Leaving aside all of this off-field drama, some good quality football took place. In a very tight group, the Greens came runners up to the MCR to qualify for the Gerry Fitzsimons Cup, with the other 3 teams, the JCR, New Reds and New Grads, qualifying for the Bill Sykes Challenge Cup (aka the Plate).
In the vets’ “tournament”, only one game was scheduled. But what a cracker it was, the 90s Reds and the Oranges perfectly matched on the Far Pitch, ably officiated by Rob Rickman, and playing to a variety of enthralled spectators – substitutes, retired players, children, college staff, and so on. The game was 0-0 at halftime and for some time after – it took a couple of late goals from the 90s Reds to send them into the main cup semi-final, and the Oranges to the plate.
In the semi-finals of the GF Cup, the vets’ teams both went down (valiantly) to younger rivals, the 90s Reds beaten (5-0!) by the Greens, and the Oranges by the New Reds. In the other BS semi, the JCR edged out the New Grads.
The finals were played simultaneously, with both going to penalties, all teams lining up on the half-way line, the penalty takers making the dreaded walk to the spot, whereafter relief and glory, or head hanging in shame, awaited. In the GF Cup, there was extraordinary drama at 4-4, with the referee (Reuben) unable to decide whether the MCR penalty had crossed the line or not. In the absence of VAR or goal-line technology, he decided a retake was necessary, and the retake was saved! The penalties continued, well past the original allotted 5 to 6,7,8,9. At 7-6 (goals) the MCR taker had to score to stay in it – he went left, hit the post, and the Greens had won.
Meanwhile, drama of a different kind was unfolding over on the Far Pitch, with penalty after penalty from the New Reds and JCR sailing wide left, wide right, or far over the goal, and often on into the bushes. The New Reds managed to find the target just a little bit better though, the score ending up at 2-1 in their favour from the 10 penalties.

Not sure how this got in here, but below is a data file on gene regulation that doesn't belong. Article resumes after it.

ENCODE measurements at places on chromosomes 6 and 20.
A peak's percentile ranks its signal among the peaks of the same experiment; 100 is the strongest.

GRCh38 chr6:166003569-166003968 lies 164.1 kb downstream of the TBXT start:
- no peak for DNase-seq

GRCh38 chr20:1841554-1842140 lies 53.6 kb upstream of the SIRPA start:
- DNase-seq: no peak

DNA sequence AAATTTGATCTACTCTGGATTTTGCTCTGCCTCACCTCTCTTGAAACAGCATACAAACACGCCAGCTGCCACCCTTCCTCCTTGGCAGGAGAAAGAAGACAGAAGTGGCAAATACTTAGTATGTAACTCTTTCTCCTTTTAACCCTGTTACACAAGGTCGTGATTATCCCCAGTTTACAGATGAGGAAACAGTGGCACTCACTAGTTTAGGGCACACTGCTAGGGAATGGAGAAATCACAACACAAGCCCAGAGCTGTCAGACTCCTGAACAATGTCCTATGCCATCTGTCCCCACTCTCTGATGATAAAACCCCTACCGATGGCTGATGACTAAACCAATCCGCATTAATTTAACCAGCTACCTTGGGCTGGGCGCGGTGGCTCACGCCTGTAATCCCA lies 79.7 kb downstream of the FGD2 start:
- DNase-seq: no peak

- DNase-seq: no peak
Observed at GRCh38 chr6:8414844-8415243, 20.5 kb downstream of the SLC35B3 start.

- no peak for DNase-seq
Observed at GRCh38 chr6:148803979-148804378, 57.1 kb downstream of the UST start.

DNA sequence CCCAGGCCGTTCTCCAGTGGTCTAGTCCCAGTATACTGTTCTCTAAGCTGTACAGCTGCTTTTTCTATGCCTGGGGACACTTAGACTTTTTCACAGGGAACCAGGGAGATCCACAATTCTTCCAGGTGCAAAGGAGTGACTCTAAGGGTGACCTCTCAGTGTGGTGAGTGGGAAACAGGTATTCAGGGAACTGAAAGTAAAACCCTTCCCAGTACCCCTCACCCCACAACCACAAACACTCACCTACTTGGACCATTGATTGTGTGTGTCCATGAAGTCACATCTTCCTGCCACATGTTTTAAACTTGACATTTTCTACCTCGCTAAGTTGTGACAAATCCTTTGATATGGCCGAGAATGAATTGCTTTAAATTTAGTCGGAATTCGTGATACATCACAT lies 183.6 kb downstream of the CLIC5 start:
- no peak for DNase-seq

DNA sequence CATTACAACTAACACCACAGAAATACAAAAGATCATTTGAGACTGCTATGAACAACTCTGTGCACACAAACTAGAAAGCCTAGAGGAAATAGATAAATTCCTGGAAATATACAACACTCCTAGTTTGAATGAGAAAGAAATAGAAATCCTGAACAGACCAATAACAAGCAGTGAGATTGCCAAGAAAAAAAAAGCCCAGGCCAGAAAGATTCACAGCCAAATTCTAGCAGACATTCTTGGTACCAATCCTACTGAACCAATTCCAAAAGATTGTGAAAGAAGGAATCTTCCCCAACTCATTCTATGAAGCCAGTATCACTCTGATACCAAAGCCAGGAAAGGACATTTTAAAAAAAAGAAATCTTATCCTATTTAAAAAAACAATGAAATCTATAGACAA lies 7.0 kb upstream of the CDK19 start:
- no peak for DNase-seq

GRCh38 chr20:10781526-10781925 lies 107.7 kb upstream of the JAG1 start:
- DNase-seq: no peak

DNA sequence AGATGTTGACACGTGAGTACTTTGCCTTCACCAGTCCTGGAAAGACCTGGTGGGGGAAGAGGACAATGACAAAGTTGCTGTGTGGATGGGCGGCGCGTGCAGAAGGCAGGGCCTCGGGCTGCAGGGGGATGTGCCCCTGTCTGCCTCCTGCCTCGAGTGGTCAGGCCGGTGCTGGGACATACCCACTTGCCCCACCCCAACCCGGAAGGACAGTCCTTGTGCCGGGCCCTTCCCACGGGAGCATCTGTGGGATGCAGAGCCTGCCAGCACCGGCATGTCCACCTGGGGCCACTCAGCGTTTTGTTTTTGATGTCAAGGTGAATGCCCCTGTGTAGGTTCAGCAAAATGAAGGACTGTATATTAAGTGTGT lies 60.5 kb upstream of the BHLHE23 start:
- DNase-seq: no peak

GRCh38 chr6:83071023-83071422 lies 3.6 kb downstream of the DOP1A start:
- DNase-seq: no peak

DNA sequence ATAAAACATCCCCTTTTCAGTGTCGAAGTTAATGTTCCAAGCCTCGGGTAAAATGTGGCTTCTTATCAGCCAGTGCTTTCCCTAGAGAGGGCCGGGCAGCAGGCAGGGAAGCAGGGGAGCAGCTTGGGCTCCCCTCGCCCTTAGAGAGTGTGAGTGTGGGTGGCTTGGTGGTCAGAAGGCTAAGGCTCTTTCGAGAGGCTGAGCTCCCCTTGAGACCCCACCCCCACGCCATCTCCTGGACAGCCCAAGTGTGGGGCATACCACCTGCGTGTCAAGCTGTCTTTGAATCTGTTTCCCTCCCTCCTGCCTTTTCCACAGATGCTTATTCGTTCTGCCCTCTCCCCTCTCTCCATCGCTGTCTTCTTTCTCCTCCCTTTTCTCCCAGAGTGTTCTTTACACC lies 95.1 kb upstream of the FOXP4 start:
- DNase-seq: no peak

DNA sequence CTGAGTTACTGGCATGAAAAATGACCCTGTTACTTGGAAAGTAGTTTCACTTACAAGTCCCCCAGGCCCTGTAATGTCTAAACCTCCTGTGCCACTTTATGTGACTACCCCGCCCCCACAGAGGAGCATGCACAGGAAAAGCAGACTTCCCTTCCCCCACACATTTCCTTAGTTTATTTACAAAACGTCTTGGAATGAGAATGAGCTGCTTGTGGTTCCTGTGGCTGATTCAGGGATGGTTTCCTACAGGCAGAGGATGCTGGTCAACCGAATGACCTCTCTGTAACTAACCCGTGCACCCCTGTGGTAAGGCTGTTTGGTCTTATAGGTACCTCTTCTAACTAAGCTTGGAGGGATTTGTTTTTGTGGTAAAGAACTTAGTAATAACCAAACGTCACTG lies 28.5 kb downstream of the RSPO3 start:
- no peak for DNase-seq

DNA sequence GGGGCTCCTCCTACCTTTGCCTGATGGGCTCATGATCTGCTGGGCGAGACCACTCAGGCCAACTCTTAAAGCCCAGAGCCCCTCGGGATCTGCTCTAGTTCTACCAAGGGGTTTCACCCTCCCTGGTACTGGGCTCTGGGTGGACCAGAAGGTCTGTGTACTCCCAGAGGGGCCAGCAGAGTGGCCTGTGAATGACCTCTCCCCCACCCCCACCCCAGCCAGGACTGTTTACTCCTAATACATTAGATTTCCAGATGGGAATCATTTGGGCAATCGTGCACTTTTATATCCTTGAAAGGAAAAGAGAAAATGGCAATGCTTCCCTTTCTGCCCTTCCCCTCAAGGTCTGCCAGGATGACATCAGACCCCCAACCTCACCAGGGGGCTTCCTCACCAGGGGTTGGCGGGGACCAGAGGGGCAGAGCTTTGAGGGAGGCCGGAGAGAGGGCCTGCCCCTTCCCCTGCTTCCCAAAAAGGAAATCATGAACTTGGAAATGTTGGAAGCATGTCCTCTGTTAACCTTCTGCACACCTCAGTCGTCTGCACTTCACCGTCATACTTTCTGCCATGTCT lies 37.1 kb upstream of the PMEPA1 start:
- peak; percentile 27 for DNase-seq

The rain still hadn’t arrived as the teams congregated outside of the pavilion for the presentation from Andrew Carroll, the 70s legend, and original architect of the event. A number of thank yous were given and should be repeated here: Thanks to Julie Boyle and her team at the college for all of their support, and the large amount of work that goes into the organising of this event every year. To the referees, to the first aider, to all of the captains for organising (herding…) their teams, to the players for making the effort to come along, and lastly, and clearly the opposite of least, for the continued support and brilliant work of Robbie and his team – without all of these contributions this event definitely couldn’t happen. It is so good to see players of all ages getting together every year, to revisit past glories and to create new ones. It’s a kind of mini gaudy, but annual, and with added football. Who could ask for more? Long may it continue!
To wind it up, there was the excellent hog roast, the rugby debacle that was France vs England, and at last, and too late to have any say in the proceedings, the rain.